“You could do so much better than me,” I tell her. “Look at my face. You’re so much prettier than me. You’ll leave me, I know it. I know you will.”
To be honest she never actually disagrees with me when I say such things. She just nods her pretty face, or strokes one of her long, thin breasts and looks intently at me. Her skirts, away from work, are very, very, short and I know that if I take just one look at her in one of those I won’t really care what she does in the future.
“You know,” she’ll say, before taking one those deliciously long drags on one of her menthol cigarettes.
“I don’t ever doubt it.”

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Comments by other Members

Dee at 18:32 on 02 April 2004  Report this post
Paperback, this is intriguing and well-written but it left me with more questions than I started out with. Who is Forsythe? There seems to be no connection to the name in the story. And released from where? Prison? Why?

The cat licking up the blood is nicely creepy but you’d just said that the cut didn’t bleed… so maybe you need to clarify that a little.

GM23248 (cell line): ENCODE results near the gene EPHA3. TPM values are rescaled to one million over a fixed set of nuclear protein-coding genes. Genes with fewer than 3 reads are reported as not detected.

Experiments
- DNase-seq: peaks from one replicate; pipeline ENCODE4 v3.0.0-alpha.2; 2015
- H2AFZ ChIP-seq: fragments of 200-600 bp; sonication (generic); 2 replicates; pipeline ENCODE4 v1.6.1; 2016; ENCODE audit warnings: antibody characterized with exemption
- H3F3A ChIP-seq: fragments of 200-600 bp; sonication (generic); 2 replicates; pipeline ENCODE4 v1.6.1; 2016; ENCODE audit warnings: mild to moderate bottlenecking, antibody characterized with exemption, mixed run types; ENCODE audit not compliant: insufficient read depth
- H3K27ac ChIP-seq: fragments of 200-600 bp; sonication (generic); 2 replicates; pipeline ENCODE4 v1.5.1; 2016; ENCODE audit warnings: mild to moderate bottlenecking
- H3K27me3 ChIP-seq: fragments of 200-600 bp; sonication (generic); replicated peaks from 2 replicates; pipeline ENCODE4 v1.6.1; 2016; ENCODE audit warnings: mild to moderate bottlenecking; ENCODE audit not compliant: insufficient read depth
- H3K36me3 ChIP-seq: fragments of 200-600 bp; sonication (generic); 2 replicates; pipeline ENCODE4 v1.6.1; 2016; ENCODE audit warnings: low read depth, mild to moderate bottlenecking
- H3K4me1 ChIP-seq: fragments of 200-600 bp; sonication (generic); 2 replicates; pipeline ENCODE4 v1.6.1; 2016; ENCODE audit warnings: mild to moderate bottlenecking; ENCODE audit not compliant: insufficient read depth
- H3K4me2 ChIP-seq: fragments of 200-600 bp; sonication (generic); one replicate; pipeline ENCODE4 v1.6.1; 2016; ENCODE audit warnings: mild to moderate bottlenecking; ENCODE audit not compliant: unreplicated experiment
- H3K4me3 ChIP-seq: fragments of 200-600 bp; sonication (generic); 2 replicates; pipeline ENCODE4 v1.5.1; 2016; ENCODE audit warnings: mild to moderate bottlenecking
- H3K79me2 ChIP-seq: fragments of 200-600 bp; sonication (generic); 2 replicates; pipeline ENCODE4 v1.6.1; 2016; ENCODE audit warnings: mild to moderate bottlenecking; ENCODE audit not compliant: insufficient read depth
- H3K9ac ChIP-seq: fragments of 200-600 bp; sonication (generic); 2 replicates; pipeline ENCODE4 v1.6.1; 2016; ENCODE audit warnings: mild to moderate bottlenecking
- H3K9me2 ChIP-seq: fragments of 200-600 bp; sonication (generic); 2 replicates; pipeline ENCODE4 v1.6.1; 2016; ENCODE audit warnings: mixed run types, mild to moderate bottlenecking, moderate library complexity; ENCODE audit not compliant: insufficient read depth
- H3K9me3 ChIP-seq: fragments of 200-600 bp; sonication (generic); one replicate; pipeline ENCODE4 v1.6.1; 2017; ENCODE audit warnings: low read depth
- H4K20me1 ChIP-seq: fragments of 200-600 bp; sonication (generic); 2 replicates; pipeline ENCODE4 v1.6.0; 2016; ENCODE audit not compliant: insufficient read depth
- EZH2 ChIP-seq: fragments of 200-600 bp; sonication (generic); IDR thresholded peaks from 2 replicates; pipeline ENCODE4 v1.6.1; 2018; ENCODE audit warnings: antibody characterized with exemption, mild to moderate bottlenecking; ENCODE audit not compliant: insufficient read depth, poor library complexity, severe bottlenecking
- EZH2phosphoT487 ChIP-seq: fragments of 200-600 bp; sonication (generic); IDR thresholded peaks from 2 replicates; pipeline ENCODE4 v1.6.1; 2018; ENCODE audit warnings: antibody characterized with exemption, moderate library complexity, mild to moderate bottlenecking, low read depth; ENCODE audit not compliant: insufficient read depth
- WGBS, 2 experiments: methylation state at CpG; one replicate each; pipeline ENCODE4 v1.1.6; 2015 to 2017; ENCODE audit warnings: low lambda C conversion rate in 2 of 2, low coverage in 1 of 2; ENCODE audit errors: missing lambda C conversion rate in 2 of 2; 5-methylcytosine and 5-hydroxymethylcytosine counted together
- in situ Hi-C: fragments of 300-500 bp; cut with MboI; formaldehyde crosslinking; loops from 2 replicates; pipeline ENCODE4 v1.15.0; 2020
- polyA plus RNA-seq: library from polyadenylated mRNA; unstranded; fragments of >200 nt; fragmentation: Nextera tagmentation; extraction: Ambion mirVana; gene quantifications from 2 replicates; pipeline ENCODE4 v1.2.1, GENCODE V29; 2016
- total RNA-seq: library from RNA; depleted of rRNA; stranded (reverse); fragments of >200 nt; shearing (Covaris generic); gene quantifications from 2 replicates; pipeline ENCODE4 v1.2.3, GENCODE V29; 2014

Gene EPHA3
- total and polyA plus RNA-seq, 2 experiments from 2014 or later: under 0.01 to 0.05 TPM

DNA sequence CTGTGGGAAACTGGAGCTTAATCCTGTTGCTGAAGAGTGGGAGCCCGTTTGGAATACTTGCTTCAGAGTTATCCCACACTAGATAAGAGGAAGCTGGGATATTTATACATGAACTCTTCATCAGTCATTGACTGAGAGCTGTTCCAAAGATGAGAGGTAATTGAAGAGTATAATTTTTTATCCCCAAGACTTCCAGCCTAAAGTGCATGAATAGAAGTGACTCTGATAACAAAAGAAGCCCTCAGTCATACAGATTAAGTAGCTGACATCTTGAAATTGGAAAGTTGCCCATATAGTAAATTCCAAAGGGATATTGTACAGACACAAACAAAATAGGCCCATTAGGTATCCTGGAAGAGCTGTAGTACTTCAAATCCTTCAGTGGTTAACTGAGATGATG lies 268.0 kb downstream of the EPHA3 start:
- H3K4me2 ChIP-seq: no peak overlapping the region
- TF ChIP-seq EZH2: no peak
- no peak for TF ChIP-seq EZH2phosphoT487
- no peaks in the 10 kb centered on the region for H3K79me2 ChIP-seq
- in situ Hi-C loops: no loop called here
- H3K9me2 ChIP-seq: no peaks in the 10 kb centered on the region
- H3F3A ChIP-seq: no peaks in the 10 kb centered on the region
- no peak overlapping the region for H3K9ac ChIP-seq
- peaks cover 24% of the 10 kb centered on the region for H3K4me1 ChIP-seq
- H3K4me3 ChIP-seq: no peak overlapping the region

And the ending doesn’t wrap up too well. It’s confusing. Left me feeling a little unsatisfied.

Oh – nearly forgot – live bones are pink, not white.

Sorry if this is all coming across as negative. I can see where you’re aiming with this story… you just need to tighten it up a bit. It’s got loads of potential.

Hope this is helpful.


Paperback at 19:24 on 02 April 2004  Report this post
Thanks for the comments. I'll tighten it up. Everything on here is a first draft, so i'll take any advice you want to give. I'll beg to differ on the bone colour thing though. From very frightening first hand experience, i can clarify that bones inside are indeed white. Mine are, at the least. I saw it at the top of my arm once. White thru the blood, it made me quiver inside.